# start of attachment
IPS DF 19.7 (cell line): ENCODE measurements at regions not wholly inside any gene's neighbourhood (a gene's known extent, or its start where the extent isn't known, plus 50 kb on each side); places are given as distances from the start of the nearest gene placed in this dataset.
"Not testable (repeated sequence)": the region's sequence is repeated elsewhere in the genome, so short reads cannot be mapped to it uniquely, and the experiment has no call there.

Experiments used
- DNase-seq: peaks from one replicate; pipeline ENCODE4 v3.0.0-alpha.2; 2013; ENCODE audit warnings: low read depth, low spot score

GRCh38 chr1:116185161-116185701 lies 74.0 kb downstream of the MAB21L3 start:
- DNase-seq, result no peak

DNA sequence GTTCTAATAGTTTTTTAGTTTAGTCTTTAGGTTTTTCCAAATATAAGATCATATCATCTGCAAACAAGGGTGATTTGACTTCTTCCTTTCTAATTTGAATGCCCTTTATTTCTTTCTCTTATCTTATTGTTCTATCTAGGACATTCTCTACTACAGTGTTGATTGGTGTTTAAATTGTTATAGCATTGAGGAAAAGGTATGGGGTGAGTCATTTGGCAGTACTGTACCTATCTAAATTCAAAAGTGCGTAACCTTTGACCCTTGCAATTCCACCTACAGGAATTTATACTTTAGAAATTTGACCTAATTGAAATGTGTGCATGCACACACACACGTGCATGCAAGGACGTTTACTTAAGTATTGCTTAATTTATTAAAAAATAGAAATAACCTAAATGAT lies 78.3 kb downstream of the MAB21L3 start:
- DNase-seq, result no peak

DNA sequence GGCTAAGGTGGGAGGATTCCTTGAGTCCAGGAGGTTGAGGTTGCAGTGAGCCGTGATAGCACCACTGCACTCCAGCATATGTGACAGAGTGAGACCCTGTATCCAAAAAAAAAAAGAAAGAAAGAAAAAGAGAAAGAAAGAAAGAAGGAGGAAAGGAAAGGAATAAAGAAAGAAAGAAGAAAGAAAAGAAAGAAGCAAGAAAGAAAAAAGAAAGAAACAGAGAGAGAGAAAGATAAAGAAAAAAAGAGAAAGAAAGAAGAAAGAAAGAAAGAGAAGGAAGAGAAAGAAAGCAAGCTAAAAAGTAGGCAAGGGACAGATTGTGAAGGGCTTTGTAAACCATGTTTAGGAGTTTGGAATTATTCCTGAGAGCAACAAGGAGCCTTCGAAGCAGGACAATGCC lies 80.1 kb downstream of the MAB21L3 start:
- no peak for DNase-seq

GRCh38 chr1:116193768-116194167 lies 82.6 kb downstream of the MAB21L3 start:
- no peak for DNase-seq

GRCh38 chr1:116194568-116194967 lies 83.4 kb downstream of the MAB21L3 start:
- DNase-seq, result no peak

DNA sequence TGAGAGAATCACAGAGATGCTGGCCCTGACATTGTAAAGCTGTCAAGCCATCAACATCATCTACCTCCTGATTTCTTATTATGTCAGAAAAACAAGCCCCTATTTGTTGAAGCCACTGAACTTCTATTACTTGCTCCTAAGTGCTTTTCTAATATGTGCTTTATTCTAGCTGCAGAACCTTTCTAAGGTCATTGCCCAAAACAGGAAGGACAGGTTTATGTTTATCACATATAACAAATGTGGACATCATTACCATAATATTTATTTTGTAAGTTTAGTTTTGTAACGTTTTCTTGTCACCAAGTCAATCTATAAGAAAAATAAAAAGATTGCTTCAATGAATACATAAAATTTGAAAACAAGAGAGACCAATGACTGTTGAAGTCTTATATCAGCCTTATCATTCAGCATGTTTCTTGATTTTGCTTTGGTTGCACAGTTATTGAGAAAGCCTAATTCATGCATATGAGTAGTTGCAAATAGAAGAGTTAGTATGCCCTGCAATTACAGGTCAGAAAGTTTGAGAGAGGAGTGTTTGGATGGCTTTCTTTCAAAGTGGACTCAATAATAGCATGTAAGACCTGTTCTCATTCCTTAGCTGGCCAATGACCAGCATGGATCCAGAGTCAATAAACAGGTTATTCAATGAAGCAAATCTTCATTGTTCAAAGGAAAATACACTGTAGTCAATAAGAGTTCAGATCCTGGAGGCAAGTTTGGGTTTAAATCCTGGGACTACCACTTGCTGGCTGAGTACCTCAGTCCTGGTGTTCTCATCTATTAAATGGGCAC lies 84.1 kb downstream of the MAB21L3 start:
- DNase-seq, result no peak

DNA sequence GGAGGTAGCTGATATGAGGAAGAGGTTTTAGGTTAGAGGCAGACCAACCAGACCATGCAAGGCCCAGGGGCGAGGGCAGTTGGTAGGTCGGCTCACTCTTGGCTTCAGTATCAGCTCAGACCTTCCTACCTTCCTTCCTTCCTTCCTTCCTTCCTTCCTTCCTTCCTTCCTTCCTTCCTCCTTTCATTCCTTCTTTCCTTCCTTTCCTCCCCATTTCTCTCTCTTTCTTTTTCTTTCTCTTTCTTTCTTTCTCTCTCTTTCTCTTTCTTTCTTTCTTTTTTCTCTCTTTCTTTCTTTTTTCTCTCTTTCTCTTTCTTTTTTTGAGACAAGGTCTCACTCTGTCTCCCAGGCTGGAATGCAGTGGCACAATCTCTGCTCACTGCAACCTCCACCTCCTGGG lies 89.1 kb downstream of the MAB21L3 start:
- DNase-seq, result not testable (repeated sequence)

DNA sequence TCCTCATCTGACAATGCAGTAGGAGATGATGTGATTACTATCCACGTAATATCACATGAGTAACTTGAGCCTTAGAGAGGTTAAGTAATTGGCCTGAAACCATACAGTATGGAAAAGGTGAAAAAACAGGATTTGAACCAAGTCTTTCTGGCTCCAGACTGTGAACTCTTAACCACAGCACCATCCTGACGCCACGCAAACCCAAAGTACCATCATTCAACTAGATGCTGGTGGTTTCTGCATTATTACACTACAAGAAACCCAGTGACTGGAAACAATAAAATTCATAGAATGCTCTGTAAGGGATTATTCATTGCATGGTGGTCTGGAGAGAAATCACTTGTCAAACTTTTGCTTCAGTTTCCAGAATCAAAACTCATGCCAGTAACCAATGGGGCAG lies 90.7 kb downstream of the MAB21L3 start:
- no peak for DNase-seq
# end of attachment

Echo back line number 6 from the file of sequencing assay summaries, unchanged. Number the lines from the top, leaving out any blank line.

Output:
- DNase-seq, result no peak